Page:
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Washington Post CEO running damage control after diversity hierarchy chaos: report

New Washington Post CEO Will Lewis is already running damage control after he ignited a firestorm at the legacy newspaper this week.

I know trust has been lost because of scars from the past and the back-and-forth from this week, Lewis wrote Friday morning in a company-wide memo obtained by the Wall Street Journal.

Lets leave those behind and start presuming the best of intent.

The British-born media exec appealed to his nearly 4,000 employees to forgive the onslaught of negative attention that fell on the 144-year paper this week after he announced his disastrous restructuring plans hours after the Washington Post’s first female executive editor, Sally Buzbee, suddenly stepped down.

Lewis replaced the trailblazer with a white man and appointed another to a second, equal role in his new hierarchy.

In some quieter moments this week, I have been reflecting on leadership styles, trust and humility, he wrote in his memo.

The new CEO shared excerpts from two emails he received from staffers during the week, both of which offered support for Lewis as he faced widespread backlash.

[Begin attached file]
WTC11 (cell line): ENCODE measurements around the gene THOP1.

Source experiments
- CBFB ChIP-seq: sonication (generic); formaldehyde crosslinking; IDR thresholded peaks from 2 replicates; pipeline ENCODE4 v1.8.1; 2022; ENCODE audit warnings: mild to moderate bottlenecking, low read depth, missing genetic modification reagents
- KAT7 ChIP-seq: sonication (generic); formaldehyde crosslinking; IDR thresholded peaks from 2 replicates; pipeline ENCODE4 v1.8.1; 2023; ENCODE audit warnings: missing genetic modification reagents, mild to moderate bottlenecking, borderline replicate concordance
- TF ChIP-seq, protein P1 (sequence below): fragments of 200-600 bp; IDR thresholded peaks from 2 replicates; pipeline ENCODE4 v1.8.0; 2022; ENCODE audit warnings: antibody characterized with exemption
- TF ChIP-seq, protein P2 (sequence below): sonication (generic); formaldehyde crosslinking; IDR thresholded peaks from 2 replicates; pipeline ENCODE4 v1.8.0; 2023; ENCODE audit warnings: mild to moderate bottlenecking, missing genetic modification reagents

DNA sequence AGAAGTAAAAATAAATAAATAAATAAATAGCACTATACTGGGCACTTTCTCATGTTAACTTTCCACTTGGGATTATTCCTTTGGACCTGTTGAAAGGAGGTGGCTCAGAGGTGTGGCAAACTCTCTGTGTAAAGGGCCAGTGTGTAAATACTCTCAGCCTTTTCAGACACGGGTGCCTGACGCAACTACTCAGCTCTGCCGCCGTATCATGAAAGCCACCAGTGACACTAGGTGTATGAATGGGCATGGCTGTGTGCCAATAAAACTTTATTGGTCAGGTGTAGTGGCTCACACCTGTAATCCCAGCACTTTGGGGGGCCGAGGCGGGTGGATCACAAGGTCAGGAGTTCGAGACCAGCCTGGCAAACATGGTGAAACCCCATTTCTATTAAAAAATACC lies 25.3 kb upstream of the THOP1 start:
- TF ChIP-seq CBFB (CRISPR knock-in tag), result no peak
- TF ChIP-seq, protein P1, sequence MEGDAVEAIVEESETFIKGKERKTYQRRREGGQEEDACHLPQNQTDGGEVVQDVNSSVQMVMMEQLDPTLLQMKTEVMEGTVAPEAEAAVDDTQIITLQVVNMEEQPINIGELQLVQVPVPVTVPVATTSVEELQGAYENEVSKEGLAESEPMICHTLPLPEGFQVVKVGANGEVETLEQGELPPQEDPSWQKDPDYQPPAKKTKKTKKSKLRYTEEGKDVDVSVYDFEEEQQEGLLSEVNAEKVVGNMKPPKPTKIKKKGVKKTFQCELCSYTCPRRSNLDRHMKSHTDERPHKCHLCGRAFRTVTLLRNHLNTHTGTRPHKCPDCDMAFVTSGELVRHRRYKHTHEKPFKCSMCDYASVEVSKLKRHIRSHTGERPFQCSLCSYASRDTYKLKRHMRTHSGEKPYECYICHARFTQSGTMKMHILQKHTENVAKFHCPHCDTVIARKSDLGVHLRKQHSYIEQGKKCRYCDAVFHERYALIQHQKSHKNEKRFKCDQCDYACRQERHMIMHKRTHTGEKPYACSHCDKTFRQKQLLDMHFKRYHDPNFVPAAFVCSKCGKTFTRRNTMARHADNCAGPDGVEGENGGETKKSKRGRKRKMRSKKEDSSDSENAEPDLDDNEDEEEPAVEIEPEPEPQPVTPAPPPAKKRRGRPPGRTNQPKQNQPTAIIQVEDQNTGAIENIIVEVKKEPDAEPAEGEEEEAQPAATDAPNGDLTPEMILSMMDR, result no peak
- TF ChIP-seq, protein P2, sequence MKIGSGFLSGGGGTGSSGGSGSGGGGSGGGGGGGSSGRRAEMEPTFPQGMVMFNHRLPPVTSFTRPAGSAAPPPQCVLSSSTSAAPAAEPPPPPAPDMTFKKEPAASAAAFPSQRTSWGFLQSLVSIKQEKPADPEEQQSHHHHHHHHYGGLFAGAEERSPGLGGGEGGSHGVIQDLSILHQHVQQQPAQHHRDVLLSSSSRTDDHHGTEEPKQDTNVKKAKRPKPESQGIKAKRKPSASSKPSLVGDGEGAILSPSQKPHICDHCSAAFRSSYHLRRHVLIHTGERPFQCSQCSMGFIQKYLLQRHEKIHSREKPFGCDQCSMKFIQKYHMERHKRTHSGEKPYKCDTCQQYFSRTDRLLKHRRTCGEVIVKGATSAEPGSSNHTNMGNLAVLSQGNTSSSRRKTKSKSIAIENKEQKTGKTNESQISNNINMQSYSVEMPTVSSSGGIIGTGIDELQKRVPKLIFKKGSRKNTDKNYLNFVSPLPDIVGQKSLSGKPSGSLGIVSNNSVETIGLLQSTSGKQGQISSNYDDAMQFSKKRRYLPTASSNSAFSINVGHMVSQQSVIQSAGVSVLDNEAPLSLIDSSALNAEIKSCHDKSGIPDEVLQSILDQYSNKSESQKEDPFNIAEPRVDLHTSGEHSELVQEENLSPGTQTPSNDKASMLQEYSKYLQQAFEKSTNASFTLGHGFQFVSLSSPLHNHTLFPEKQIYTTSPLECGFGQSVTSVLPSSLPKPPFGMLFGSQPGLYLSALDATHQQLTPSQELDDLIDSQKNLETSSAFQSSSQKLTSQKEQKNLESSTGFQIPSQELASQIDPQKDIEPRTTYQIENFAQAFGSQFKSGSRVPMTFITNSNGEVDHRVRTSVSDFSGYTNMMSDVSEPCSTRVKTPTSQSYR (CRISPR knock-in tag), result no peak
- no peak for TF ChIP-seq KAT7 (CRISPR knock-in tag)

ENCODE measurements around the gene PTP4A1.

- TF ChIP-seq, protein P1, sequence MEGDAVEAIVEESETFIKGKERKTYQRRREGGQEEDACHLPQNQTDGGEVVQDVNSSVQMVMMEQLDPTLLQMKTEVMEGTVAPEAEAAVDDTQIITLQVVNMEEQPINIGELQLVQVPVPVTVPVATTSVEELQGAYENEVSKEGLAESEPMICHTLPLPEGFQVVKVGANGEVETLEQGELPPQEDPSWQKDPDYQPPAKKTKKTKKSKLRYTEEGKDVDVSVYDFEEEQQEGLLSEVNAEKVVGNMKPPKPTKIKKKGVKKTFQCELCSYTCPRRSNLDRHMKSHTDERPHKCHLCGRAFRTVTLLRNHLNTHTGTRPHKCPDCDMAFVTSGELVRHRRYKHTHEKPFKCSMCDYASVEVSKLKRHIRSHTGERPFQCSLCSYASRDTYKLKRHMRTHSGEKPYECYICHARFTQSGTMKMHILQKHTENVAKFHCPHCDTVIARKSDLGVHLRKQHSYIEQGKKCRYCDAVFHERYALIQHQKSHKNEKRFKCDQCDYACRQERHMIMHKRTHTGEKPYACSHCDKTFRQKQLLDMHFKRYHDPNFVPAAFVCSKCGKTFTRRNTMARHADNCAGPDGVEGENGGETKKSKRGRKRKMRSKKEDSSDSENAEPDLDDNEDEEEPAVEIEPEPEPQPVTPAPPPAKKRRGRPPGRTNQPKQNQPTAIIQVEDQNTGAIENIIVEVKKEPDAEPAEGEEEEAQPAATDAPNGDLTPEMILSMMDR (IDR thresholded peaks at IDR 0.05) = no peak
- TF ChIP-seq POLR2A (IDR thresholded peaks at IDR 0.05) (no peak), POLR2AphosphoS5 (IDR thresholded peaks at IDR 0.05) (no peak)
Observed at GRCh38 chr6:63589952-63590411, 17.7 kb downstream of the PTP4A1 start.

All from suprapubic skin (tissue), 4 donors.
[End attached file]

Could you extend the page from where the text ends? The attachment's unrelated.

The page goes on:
Lewis, who took the job in November, also pushed back on a New York Times story claiming he and Buzbee “clashed” for months before she decided to resign from the executive editor position.

He concluded the memo by admitting he needed to improve his listening and communication skills and told staffers they were invited into collaboration sessions for his restructuring plans, which divide the company into a “first,” “second” and “third newsroom.”

On the concerns many of you raised about creating a diverse workforce that looks more like America, I know I cannot just talk a good game, but need to show it, Lewis said. I assure you I will.

Lewis’ headache unfolded with his all-hands staff meeting Monday, in which he introduced Buzbees temporary replacement, Matt Murray the former editor-in-chief of The Wall Street Journal.

Robert Winnett, another friend of Lewis and fellow Brit who did stints at The Daily Telegraph and The Sunday Telegraph will take over the “first newsroom” after that.

Murray would then move on as the leader of the third newsroom focusing on service and social-media journalism.

Under Lewis’ plan, the Opinion section would serve as the “second newsroom.”

The meeting ruffled staffers’ feathers, with several questioning Lewis on his hiring practices and the lip service he had paid to raising diversity in the newsroom.

Lewis cannot expect to bring in new readers when hes abolished all diversity from the leadership,” one insider said.

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